In this case, VAT fraud on imports being sold through Amazon. Note through, not by. So, we need a warrant to seize the goods of Mr. Wat Da Fuck which might be in the Amazon warehouse. And we need another one for those of Mr Who Da Fuck which might also be in that same warehouse.

We need £75 for each trader suspected, not one warrant for a warehouse or for Amazon.

And the amount of VAT to be collected from each trader is? As opposed to the costs of those warrants, it’s worth it is it?

No, I don’t know either but that is the calculation HMRC will have done and which the Senior Lecturer hasn’t.

This is an interesting claim

I get bored by hearing this nonsense. There is not the slightest evidence that anyone has ever been subject to kidnap, extortion or any other crime after criminals spent hours pouring over company records.

Let me be clear: I am not saying that people do not live without the fear of these crimes. I know they do. But how will the victims be identified? I suggest that lifestyles of conspicuous consumption might be the best indicators to criminals of their potential victims.

Again, don’t get me wrong. I am not saying anyone should be a victim of crime because they conspicuously consume. That is utterly unacceptable.

All I am saying is that to suggest that offshore secrecy prevents crime of this sort is absurd. It simply does not. It does nothing of the sort. And I am bored by the apologists for offshore tax havens making these wild and wholly unjustified claims aimed at base human emotions, like fear, that have no credibility at all. Those of us opposing tax haven secrecy are not siding with criminals. We’re opposing a system widely abused by criminals. And I think those making these ridiculous excuses know that.

I know someone who was extorted as a result of having opened a bank account.

Me.

I opened a corporate back account in Russia one day. Three days later, the information having been passed along, the local mob turned up and demanded their bit. It’s all known as krisha.

I fear that the Egregious Professor doesn’t understand quite what the world out there is like….

About time for this again, isn’t it?

The reason being:

MAY 2018 • 5:57PM
Only four of Germany’s 128 Eurofighter aircraft are operational and ready for combat in the event of a crisis, it was claimed yesterday (WED), in revelations that will deepen pressure on Germany to live up to its defence commitments.

The remaining aircraft have been grounded by technical problems and a shortage of combat missiles, according to a report in Spiegel magazine.

Nothing

From our ever popular series questions in headlines we can answer

What did we learn from TSB bosses’ grilling by MPs?

We would have learnt something if we’d actually had the following conversation:

“Why the cock up?”

“Because it’s very difficult”

“Why did you do it then?”

“Because every bank is going to have to do it”

“What, every bank?”

“Yes.”

“Why?”

“Because banking IT systems are shit held together by sealing wax and string. Complete replacement will have to happen.”

That’s not the conversation we did get and that’s why we learnt nothing.

Reporters today, eh?

Inheritance tax should be scrapped and replaced by a system that is fairer and harder to avoid, an economic think tank has said.

Death duty is a “failed” and “unfixable” tax which does not keep up with modern society, according to the Resolution Foundation.

Adam Corlett, Senior Economic Analyst at the think tank, said inheritance tax “manages the uniquely bad twin feat of being both wildly unpopular and raising very little revenue.”

The taxman collected £5.2m from inheritance tax in 2017-2018, a 53% rise in four years, figures from HM Revenue & Customs show

m is just so close to b on the keyboard, isn’t it?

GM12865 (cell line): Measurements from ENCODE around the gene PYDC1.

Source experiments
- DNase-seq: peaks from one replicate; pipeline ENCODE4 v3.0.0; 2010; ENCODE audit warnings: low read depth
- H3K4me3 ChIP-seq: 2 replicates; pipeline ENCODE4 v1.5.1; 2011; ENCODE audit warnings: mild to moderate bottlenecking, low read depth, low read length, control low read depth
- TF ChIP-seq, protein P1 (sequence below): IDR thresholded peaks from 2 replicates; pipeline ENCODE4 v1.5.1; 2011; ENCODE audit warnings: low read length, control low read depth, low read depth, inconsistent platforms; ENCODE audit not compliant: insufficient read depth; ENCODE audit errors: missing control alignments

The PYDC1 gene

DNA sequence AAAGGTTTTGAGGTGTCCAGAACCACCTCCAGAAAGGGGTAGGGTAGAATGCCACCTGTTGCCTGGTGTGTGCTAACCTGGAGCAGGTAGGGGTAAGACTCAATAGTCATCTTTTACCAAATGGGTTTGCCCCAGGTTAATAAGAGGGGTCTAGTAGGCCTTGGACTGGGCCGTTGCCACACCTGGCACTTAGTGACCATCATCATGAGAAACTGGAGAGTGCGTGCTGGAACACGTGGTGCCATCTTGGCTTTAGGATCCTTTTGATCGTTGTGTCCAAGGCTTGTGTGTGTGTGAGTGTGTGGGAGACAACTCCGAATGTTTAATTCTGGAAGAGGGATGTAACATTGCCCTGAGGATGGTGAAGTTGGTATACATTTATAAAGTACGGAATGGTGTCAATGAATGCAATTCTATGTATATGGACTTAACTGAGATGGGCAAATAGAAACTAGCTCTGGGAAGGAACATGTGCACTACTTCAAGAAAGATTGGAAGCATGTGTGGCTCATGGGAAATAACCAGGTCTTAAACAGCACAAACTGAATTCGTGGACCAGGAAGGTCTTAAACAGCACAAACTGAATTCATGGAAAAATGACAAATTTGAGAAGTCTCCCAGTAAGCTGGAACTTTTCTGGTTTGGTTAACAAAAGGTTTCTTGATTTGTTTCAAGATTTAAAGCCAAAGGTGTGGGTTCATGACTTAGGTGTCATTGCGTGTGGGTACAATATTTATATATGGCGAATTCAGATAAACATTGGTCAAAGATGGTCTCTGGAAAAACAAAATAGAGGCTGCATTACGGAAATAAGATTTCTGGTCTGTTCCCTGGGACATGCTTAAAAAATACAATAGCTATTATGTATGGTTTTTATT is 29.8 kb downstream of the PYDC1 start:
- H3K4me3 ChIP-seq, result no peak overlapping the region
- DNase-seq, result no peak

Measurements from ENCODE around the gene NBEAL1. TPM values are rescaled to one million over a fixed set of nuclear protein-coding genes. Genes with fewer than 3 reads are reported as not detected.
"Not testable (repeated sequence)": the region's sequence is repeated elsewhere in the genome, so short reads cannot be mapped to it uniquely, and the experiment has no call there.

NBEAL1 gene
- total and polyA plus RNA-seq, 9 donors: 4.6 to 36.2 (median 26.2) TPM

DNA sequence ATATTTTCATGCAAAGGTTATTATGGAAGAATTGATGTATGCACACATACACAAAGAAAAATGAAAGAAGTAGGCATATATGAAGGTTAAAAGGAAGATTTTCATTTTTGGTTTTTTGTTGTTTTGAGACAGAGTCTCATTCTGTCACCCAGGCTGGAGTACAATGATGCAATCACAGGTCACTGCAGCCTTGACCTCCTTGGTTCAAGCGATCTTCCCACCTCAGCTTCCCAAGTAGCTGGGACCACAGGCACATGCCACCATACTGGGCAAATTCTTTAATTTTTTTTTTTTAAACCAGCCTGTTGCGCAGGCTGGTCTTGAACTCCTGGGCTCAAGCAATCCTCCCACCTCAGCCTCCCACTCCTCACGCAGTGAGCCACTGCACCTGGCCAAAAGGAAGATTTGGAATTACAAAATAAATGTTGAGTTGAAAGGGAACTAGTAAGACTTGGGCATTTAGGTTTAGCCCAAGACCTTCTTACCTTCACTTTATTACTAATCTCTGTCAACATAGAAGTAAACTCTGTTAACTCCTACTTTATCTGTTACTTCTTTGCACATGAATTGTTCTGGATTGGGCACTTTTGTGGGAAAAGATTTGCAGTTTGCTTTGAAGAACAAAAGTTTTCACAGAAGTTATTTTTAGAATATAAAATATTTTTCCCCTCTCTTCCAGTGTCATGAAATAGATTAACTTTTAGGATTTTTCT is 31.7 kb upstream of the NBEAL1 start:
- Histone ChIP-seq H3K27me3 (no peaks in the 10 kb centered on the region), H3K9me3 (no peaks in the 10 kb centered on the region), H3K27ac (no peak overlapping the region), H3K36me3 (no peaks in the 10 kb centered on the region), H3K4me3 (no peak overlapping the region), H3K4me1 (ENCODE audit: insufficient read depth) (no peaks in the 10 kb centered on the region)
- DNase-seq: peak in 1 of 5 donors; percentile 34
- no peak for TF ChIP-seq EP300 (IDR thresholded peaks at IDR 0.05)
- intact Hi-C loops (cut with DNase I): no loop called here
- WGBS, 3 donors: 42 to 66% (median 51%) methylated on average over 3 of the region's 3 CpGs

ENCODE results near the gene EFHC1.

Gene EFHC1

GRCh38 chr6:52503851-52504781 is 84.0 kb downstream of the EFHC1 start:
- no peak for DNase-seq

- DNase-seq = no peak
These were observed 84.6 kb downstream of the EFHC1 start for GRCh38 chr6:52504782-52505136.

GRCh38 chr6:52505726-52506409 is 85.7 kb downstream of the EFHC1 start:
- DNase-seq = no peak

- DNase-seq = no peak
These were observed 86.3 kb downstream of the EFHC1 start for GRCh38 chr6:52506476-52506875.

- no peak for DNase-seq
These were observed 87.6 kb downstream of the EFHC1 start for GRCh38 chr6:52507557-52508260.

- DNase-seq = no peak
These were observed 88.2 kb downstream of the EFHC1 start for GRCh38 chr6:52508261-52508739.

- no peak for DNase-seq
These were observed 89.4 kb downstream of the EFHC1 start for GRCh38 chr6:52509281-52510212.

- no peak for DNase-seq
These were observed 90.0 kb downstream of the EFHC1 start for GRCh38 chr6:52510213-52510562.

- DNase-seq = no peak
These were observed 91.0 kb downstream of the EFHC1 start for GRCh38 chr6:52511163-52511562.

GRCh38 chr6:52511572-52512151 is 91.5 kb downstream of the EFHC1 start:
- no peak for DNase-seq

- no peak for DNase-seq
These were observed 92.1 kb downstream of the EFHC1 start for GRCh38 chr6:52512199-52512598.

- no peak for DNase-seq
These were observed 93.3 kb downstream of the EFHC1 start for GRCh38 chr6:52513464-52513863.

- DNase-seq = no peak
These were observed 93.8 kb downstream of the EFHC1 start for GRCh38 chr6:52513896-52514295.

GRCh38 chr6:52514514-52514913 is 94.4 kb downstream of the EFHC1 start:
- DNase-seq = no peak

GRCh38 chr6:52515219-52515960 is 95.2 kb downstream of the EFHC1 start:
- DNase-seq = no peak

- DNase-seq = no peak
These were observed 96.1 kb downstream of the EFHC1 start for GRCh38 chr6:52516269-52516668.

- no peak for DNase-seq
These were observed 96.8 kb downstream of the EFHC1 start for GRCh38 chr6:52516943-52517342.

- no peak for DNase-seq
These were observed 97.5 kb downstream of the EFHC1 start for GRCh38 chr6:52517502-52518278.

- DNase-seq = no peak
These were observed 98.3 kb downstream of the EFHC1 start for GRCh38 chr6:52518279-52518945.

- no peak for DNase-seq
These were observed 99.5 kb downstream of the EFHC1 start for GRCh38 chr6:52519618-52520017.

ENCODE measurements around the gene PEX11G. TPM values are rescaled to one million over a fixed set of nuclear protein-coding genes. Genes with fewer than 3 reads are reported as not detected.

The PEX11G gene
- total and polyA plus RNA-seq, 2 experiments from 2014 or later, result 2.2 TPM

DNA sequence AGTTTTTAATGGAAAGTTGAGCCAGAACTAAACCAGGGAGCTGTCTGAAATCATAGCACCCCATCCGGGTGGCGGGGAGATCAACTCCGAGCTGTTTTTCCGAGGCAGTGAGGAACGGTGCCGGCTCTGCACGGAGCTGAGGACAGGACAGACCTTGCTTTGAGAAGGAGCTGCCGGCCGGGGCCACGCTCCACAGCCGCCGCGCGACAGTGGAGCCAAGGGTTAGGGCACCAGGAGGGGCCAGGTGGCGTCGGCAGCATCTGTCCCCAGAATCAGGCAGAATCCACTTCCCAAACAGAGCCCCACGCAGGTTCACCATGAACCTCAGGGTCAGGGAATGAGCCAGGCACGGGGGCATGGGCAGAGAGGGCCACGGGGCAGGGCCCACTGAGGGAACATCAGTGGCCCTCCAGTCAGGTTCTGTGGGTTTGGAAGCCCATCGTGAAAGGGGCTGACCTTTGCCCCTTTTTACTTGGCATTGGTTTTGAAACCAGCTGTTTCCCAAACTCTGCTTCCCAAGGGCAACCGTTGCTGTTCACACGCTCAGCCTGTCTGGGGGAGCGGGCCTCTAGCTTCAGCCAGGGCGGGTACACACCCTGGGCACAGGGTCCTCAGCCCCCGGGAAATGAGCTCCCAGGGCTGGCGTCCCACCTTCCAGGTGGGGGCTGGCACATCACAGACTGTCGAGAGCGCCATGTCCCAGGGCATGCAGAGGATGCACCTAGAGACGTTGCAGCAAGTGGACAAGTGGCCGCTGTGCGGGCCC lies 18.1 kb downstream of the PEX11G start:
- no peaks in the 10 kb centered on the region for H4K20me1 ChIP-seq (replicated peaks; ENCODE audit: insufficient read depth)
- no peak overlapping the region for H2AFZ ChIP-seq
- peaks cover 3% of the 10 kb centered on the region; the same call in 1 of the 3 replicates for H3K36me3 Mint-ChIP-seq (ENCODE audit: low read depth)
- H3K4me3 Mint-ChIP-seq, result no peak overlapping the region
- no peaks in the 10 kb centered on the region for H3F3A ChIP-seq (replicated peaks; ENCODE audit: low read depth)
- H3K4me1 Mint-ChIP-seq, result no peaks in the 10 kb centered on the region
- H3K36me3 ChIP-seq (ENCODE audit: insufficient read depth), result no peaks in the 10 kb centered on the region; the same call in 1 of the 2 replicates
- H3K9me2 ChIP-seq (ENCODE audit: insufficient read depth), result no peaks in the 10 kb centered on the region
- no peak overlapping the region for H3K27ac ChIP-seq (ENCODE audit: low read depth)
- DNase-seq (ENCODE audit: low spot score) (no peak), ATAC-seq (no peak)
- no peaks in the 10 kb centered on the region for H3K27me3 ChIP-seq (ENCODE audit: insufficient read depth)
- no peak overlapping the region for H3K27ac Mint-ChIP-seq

The young people of today, eh?

Highly-addictive video games risk having a “damaging” impact on children’s lives, the Culture Secretary has warned after parents raised concerns about a hugely popular multi-player “survival shooter”.

Fortnite, a video game which pits 100 players against each other and is free to play on mobile phones and games consoles, has proved hugely popular with children and teenagers.

The game has been downloaded more than 40 million times since its launch in July 2017 and been endorsed by a raft of celebrities, including Premier League footballers and chart-topping US rappers.

What would a Culture Secretary have to do all day if it weren’t for the repeated insistences of apres moi la deluge?

Well, no, not really

Why it matters: This family has been on the national stage for 26 years — all or most of the lifetime of anyone under 50. Chelsea Clinton, now 38, was 11 when her father, Arkansas Gov. Bill Clinton, announced his entry into the race for the Democratic presidential nomination in October 1991. He was 45 then; is 71 now.

There’s an “adult” missing before the lifetime, isn’t there?

Splutter

Now it would appear that the New Zealand immigration service has added “sex work” (as prostitution is increasingly described) to the list of “employment skills” for those wishing to migrate. According to information on Immigration NZ’s (INZ) website, prostitution appears on the “skilled employment” list, but not the “skill shortage” list.

A Heinlein point comes o mind. Only on Earth could there be a shortage of what every woman possess an infinite supply of.

Sir Pterry wrote documentaries, not fiction

In one sense of course this is true as he did rather illustrate the human condition. But in another sense too:

Mayhem. There are 200 or more guys crushed together, a bit like a rugby scrum, which is known as “the sway”. The idea is that you try to move the “hood” – a leather cylinder about 2ft long – to whichever of the village pubs you favour. I’ve seen hedges go down and cars moved out of the road by the weight of this mass of humanity. The steam that comes off them is incredible. It’s rough.

Would fit rather nicely into Unseen Academicals, wouldn’t it?

Industry experts?

Whisky shops in Berwick and Carlisle are preparing for Scottish drinkers on booze cruises after the introduction of minimum pricing.

Industry experts have warned the new rules will mean drinkers may cross the border in search of cheaper alcohol.

What sort of expertise, other than sentience, do you need to predict that?